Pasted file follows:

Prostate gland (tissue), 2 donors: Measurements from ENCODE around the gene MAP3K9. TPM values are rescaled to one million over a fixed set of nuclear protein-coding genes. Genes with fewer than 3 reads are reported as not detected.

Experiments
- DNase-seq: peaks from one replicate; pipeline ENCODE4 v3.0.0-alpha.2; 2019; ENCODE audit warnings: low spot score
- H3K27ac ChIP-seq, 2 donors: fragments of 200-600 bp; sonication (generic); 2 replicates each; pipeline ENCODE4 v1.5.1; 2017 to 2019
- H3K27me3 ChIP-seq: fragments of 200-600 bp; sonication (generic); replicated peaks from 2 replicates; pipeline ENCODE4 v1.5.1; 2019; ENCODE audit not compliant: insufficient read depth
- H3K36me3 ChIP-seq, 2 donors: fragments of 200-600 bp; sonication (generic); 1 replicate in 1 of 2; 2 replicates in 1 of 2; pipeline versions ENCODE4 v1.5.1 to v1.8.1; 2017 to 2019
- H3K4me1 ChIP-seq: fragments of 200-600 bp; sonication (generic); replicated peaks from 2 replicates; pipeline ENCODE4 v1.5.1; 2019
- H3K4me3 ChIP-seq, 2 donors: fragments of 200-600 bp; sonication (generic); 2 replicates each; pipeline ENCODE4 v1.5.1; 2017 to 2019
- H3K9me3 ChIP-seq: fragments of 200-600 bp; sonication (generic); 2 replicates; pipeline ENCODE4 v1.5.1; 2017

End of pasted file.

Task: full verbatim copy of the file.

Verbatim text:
Prostate gland (tissue), 2 donors: Measurements from ENCODE around the gene MAP3K9. TPM values are rescaled to one million over a fixed set of nuclear protein-coding genes. Genes with fewer than 3 reads are reported as not detected.

Experiments
- DNase-seq: peaks from one replicate; pipeline ENCODE4 v3.0.0-alpha.2; 2019; ENCODE audit warnings: low spot score
- H3K27ac ChIP-seq, 2 donors: fragments of 200-600 bp; sonication (generic); 2 replicates each; pipeline ENCODE4 v1.5.1; 2017 to 2019
- H3K27me3 ChIP-seq: fragments of 200-600 bp; sonication (generic); replicated peaks from 2 replicates; pipeline ENCODE4 v1.5.1; 2019; ENCODE audit not compliant: insufficient read depth
- H3K36me3 ChIP-seq, 2 donors: fragments of 200-600 bp; sonication (generic); 1 replicate in 1 of 2; 2 replicates in 1 of 2; pipeline versions ENCODE4 v1.5.1 to v1.8.1; 2017 to 2019
- H3K4me1 ChIP-seq: fragments of 200-600 bp; sonication (generic); replicated peaks from 2 replicates; pipeline ENCODE4 v1.5.1; 2019
- H3K4me3 ChIP-seq, 2 donors: fragments of 200-600 bp; sonication (generic); 2 replicates each; pipeline ENCODE4 v1.5.1; 2017 to 2019
- H3K9me3 ChIP-seq: fragments of 200-600 bp; sonication (generic); 2 replicates; pipeline ENCODE4 v1.5.1; 2017